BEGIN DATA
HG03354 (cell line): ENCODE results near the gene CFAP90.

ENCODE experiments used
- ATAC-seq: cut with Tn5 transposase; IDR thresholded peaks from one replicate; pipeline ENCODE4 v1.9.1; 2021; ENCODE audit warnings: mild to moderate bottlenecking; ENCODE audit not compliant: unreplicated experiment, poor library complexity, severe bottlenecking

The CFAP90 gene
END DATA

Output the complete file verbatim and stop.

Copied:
HG03354 (cell line): ENCODE results near the gene CFAP90.

ENCODE experiments used
- ATAC-seq: cut with Tn5 transposase; IDR thresholded peaks from one replicate; pipeline ENCODE4 v1.9.1; 2021; ENCODE audit warnings: mild to moderate bottlenecking; ENCODE audit not compliant: unreplicated experiment, poor library complexity, severe bottlenecking

The CFAP90 gene